Treasure Toon
from the Official US Playstation Magazine, Issue 55
Thanks to John Calano for typing this article up and posting it to the TTA-Fanfic Mailing List. Go visit his page at http://www.fortunecity.com/westwood/wax/329/

Mention the name Treasure to any hardcore gamer and it's likely that his or her eyes will suddenly widen with eager interest. You see, Treasure is a small Japanese developer that has continually produced some of gaming's most unique and addictive titles, yet for some reason or another those games have rarely achieved much commercial success. Whether it's the fact the many of its games feature extremely unconventional designs, or that these titles have often been poorly promited here, Treasure just hasn't been able to enjoy the widespread acclaim that it really deserves.

But that's all likely to change soon. For the first time ever in the company's history, Treasure is working on a game based on a commercial liable franchise: Warner Bros.'s Tiny Toons. And considering that the popular cable network Nickelodeon recently picked up the show and is putting a major push behind it (with even a rumored new episode in the works), the timing couldn't be better. With its new title Tiny Toon Adventures: Defenders of the Loonyverse, Treasure may finally be catapulted into the mainstream spotlight. But not that it would much care.

You see, Treasure doesn't particularly want attention. Even though it's Shinkuku, Tokyo, offices house some of the finest programming talent around, you'll never see its developers grabbing the spotlight as you would with, say, Sega's Yu Suzuki or Konami's Hideo Kojima. They just don't about it. Making good games - and more important, games that they think are cool - are what's foremost on their minds.

"But then why do a game based on Tiny Toons?" you might ask. Simple. Treasure loves Tiny Toons. In fact, some of the Treasure staff actually worked on Konami's Tiny Toons titles for the Sega Genesis and Super Nintendo back in the day. "The topic of Treasure creating a Tiny Toons Adventures game just kind of popped up when we were discussing potential future projects," says producer Dan Jevons of Conspiracy Entertainment, which had previously worked with Treasure on localizing Stretch Panic. "They liked the show, we had the license, and they had a great came concept that perfectly fit the license." So in the winter of 2000, Treasure started work on Defenders of the Loonyverse.

From day one, the main objective was to come up with something that was all about pure and simple fun - you know, along the lines of a Bomberman or the Gamecube's Super Smash Bros. Simple, yet addictive gameplay was key. Interestingly, Treasure used a PS one game that it previously created but was never released in the U.S. as a model for Defenders of the Loonyverse. "The control and basic gameplay are an evolution of Rakugaki Showtime," says Jevons. "Combat is achieved mostly through the mechanic of throwing objects at each other, though there are a few projectile weapons and melee attacks too." The gameplay, though, is straightforward thanks to the use of auto-lock and homing functions. "It's a 3D game, but Treasure has kept the feeling of 2D control." Jevons enthuses.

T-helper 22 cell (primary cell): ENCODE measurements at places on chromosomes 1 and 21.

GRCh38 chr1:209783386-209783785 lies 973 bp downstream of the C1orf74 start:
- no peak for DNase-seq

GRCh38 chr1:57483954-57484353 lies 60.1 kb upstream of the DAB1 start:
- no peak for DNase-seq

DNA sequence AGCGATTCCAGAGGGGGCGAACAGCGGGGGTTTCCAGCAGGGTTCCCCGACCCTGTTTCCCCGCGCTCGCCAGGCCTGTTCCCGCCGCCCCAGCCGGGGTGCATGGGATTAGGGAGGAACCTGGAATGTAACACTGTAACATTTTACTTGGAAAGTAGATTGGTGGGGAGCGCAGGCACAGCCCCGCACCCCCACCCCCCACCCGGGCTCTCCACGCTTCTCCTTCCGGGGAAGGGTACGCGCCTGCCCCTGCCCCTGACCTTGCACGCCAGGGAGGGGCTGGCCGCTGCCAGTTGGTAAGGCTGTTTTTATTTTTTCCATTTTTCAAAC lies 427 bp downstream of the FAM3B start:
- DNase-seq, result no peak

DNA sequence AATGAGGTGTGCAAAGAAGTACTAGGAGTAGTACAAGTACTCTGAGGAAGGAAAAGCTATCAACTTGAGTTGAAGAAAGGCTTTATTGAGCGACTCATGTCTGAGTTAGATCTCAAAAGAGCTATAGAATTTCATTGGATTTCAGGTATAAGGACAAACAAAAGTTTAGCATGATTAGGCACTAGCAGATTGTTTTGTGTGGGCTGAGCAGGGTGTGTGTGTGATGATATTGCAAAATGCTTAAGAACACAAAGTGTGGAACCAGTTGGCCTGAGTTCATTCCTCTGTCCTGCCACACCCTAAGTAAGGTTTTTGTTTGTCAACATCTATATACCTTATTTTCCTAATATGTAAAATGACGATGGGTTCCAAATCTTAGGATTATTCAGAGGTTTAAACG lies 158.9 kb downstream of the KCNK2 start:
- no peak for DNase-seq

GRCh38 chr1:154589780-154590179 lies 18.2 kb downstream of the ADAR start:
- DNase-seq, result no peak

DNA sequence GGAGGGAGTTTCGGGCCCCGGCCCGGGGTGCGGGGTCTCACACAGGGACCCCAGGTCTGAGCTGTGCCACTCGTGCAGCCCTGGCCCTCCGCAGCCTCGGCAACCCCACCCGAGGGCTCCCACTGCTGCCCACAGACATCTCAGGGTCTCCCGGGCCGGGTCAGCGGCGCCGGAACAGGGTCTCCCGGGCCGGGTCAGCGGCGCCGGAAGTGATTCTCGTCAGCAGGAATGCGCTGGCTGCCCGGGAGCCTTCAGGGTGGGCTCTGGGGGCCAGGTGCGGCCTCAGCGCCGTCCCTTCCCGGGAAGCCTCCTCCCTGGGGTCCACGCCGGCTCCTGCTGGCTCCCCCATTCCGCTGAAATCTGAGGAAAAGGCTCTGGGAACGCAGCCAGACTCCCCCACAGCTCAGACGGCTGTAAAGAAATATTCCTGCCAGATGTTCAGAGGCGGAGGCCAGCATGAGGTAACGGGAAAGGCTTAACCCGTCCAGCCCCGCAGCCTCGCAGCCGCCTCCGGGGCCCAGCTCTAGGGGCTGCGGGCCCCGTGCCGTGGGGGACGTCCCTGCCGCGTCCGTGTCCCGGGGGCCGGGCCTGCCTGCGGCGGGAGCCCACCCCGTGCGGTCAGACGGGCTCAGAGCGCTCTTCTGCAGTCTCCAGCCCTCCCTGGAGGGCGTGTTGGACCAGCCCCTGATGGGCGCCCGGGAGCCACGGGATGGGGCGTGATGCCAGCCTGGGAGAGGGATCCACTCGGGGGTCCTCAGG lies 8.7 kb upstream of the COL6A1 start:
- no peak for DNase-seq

Treasure also wanted four-player support right from the start. "Three's company, but four's a party," says Jevons. In addition to arena-style modes where four players can battle it out, Treasure added a story mode that allows four buddies to cooperate simultaneously, battling enemies and bosses in huge environments.

But besides the fun gameplay, one of the biggest feats of Defenders of the Loonyverse is just how well Treasure has managed to capture the look and feel of the animated show. "Treasure actually didn't want to go for the cel-shaded look, and that was fine with us," Jevons admits. "They are using some subtle directional shading on the characters to create the game's unique style. It's simple but very effective." Unfortunately, the early shots of the game here don't show off how it looks in its most current state - and they certainly can't demonstrate how greatly animated the characters are. It literally looks like an interactive cartoon.

Treasure has also done an admirable job of re-creating the animated show's sly wittiness. Just like on TV, many of the jokes are clearly aimed toward the older folks, not just the kids. The story is actually a parody of a number of different popular fantasy, sci-fi, war and action movies. Montana's Drizzle Trooper henchmen, for example, all look like super-deformed Stormtroopers, and as you progress through the game you'll run across all sorts of other references to other movies, including Saving Private Ryan, The Mummy and Indiana Jones.

But as with any game that's based on a popular license, there's always that worry of putting too much pressure on the developer to adhere to strict guidelines for using the source material. That wasn't the case here. "Believe it or not, our contacts at Warner Bros. are also big Treasure fans," Jevons reveals. "They, like us, trusted Treasure enough to let them create the game they wanted to create." And from what we've seen so far, it really does look like Treasure is doing what it does best: making a fun game. But this time, with popular characters.




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